THREE YOUNG CHILDREN POSE FOR THE COLUMBIA VIEW AND BUTTON COMPANY (MEMPHIS, TENNESSEE OR PITTSBURGH, PENNSYLVANIA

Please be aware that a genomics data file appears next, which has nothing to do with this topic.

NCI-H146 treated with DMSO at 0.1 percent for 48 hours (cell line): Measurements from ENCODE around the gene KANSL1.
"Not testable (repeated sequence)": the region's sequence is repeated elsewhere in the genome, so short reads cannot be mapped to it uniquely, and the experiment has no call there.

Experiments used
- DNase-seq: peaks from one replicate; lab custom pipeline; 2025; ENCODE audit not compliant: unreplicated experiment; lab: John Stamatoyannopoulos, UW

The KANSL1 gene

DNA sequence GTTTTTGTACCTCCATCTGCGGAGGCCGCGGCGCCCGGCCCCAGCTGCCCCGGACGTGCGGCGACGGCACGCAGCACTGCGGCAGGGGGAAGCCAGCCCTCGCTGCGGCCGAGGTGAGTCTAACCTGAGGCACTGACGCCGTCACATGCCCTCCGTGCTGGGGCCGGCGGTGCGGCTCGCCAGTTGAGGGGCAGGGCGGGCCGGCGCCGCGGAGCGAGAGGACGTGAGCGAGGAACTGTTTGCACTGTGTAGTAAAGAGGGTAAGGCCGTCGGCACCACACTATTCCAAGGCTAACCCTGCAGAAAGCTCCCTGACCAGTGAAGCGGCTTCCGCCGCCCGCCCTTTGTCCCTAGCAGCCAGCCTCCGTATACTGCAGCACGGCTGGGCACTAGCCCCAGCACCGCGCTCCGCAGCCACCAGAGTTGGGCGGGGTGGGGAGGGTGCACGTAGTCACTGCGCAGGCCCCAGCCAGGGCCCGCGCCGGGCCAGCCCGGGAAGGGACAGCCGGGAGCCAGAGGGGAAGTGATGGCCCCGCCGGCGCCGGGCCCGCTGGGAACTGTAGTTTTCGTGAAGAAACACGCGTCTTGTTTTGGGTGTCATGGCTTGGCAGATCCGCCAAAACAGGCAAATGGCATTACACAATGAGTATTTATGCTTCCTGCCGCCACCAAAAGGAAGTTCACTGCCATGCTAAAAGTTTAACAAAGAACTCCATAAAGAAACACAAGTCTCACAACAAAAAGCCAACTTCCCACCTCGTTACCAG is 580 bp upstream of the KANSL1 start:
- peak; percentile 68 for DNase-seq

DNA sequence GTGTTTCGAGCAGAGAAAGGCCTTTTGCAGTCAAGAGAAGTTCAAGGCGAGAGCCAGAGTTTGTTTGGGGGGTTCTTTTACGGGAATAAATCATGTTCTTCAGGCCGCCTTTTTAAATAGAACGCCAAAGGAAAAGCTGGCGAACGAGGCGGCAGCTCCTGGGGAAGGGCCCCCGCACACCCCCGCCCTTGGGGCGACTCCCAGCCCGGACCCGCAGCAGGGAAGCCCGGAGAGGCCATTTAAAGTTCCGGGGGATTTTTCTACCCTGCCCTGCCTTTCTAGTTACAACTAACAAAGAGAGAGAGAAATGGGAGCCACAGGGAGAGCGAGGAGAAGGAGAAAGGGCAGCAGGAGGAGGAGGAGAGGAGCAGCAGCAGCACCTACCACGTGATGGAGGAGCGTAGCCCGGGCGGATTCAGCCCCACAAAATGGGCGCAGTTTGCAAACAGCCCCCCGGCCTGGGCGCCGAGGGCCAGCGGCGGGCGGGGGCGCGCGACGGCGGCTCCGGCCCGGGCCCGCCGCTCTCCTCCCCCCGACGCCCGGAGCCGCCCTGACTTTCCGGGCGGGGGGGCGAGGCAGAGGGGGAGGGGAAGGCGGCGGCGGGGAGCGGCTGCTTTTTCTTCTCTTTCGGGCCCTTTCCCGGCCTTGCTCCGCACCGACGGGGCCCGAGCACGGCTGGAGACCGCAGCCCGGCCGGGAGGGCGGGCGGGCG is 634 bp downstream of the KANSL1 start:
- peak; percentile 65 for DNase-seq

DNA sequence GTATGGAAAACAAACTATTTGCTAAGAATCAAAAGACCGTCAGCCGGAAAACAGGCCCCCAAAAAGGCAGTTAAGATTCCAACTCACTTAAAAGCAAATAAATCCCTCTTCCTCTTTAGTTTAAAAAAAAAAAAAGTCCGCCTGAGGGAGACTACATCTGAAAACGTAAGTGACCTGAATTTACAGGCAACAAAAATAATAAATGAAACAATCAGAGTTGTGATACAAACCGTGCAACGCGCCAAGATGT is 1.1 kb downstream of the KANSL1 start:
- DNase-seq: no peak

Three young children pose together for a cabinet card portrait by the Columbia View & Button Company of Memphis, Tennessee and Pittsburgh, Pennsylvania. This photograph precipitates a number of questions. Was this photograph taken outdoors, or is this an in-studio portrait? Was this image produced in Memphis, or, in Pittsburgh? Finally, why is the photographic studio called a “View & Button Company”? Lets attempt to answer the previous questions. It is not clear if this is an indoor, or outdoor photograph; nor is it apparent in which of the studios, the image was produced. However, one source reports that the Pittsburgh studio existed between circa 1893 and 1900. This cabinet card is marked on its front as being photographed in 1901. Does the 1901 date preclude the possibility that the image comes from the Pittsburgh studio? The answer is a resounding no. The date on the card  was preprinted and the source is not certain the Pittsburgh studio definitely closed in the exact year 1900. The third question concerns the reason the name of the studio includes the terms “View & Button” . The likely  answer is  that the studio originally produced stereoviews and photograph buttons. The buttons were generally portraits and varied in size. They could be worn or displayed on a piece of furniture or shelf. Large photographic buttons were most popular between 1900 and 1930. The smaller pinback buttons were popular beginning the 1890’s. There is some other information that may prove to be important in learning more about the image. On the reverse of the cabinet card, there are two names written. These names likely identify two of the subjects in the photograph. The two subjects names are Mary  Baker and Guy Baker. Searching census data with a common name like”Baker” was an exercise in frustration, in regard to identifying these probable siblings. After viewing this cabinet card, one notes that the three children in this photograph are not fashionably nor expensively dressed. They are different from most of the children seen in cabinet cards. The majority of children tend to wear their sunday best, which is generally much nicer than these children’s wardrobe. One surmises that these children are from a poor family.